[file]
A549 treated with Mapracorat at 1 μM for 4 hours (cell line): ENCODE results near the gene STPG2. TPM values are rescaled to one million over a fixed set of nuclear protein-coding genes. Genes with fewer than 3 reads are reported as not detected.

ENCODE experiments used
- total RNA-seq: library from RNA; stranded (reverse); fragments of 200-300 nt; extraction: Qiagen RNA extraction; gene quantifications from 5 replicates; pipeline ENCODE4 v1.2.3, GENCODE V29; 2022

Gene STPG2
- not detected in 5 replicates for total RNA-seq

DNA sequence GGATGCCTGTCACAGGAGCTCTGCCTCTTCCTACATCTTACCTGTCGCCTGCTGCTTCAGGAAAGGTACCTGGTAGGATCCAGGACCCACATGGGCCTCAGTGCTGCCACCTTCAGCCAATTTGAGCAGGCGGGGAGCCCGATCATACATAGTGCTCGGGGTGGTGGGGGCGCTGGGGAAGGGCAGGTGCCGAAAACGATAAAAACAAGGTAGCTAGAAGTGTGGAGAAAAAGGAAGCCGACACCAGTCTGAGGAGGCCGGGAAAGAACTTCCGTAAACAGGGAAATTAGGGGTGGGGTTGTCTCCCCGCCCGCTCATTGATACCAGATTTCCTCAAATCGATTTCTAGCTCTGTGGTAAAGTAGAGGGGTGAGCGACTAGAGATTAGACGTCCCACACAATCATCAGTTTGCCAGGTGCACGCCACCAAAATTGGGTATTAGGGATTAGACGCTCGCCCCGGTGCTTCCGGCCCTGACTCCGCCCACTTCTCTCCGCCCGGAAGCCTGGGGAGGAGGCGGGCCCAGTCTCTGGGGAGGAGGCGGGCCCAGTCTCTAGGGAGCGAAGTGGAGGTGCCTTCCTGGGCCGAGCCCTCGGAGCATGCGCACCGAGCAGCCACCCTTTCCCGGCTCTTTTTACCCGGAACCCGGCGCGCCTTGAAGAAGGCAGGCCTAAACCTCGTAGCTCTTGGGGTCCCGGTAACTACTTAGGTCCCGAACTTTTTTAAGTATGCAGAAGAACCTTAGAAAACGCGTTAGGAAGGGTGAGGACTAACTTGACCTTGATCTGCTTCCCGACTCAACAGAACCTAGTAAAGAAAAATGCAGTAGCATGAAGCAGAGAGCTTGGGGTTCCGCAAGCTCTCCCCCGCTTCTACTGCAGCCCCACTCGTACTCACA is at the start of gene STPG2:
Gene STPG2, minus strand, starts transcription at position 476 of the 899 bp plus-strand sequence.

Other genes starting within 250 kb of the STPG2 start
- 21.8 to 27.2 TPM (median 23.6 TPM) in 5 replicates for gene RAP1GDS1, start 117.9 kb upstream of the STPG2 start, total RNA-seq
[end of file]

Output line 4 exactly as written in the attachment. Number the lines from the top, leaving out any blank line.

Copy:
Gene STPG2